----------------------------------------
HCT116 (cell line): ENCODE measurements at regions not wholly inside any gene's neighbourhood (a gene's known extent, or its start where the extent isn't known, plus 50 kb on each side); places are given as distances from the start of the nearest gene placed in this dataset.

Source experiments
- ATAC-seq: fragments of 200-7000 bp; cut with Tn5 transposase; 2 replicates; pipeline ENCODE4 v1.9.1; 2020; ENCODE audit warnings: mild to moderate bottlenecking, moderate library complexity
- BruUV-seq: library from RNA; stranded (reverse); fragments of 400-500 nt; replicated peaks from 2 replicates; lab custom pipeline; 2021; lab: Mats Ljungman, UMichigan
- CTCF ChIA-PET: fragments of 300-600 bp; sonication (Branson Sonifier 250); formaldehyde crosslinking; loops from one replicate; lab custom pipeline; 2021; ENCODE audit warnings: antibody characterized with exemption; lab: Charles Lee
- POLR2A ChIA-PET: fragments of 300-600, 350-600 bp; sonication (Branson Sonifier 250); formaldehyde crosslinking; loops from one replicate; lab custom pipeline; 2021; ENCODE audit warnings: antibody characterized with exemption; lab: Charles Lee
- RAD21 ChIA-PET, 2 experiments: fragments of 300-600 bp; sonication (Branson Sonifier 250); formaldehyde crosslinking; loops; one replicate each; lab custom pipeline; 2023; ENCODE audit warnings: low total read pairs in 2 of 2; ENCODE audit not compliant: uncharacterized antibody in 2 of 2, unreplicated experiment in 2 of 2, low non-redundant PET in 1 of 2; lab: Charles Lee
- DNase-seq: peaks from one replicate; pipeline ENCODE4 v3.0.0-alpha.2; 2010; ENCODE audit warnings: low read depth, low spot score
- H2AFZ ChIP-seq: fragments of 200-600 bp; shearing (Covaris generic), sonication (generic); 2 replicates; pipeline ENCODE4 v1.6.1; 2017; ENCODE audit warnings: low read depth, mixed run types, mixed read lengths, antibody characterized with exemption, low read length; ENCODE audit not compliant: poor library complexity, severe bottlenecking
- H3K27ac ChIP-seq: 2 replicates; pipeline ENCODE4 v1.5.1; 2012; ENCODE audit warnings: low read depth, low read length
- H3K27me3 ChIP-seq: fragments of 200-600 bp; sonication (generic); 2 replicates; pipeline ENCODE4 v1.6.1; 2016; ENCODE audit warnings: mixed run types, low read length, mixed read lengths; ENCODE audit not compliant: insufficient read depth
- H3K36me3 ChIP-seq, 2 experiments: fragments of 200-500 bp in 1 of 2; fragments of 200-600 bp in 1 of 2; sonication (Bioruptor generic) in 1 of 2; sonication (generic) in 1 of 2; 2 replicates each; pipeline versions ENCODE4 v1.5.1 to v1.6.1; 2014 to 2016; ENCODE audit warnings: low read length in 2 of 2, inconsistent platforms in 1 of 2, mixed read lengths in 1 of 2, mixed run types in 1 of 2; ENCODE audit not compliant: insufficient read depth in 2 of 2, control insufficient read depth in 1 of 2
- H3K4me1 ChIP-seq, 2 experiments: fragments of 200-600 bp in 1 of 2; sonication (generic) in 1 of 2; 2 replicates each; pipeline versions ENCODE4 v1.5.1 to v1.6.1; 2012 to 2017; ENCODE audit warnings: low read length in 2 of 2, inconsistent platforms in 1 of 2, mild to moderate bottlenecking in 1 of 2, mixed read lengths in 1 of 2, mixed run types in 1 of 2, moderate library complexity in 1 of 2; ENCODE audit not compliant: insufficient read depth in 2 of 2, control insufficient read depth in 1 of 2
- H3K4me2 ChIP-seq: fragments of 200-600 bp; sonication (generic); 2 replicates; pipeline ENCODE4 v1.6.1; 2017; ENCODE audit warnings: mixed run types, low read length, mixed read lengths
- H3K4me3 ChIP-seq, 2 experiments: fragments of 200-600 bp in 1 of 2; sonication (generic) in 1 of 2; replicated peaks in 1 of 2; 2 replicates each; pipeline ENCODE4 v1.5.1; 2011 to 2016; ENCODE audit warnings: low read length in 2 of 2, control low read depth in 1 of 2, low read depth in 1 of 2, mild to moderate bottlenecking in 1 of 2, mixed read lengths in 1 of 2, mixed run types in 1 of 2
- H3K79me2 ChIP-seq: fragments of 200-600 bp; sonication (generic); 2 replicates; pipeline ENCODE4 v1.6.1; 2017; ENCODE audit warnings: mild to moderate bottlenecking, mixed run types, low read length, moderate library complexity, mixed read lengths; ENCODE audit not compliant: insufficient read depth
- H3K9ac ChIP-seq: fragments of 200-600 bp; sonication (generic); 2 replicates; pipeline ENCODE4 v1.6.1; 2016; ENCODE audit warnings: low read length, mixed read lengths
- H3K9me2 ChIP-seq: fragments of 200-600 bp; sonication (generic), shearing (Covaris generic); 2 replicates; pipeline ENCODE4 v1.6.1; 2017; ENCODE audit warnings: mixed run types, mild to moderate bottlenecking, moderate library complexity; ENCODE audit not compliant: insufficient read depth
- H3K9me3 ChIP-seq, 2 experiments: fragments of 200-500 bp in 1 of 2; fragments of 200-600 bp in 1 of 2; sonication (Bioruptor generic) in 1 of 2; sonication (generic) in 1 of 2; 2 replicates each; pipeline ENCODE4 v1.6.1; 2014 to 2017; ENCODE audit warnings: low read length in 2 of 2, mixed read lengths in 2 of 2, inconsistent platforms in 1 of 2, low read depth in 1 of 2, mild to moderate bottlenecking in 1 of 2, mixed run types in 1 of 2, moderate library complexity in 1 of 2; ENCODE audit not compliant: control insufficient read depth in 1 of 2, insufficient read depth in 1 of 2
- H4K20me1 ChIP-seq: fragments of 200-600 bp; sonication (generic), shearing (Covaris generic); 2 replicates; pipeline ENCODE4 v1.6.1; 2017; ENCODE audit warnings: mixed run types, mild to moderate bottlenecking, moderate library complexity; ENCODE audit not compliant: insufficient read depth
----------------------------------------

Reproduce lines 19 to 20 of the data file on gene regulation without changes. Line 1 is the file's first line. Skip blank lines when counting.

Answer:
- H3K9me3 ChIP-seq, 2 experiments: fragments of 200-500 bp in 1 of 2; fragments of 200-600 bp in 1 of 2; sonication (Bioruptor generic) in 1 of 2; sonication (generic) in 1 of 2; 2 replicates each; pipeline ENCODE4 v1.6.1; 2014 to 2017; ENCODE audit warnings: low read length in 2 of 2, mixed read lengths in 2 of 2, inconsistent platforms in 1 of 2, low read depth in 1 of 2, mild to moderate bottlenecking in 1 of 2, mixed run types in 1 of 2, moderate library complexity in 1 of 2; ENCODE audit not compliant: control insufficient read depth in 1 of 2, insufficient read depth in 1 of 2
- H4K20me1 ChIP-seq: fragments of 200-600 bp; sonication (generic), shearing (Covaris generic); 2 replicates; pipeline ENCODE4 v1.6.1; 2017; ENCODE audit warnings: mixed run types, mild to moderate bottlenecking, moderate library complexity; ENCODE audit not compliant: insufficient read depth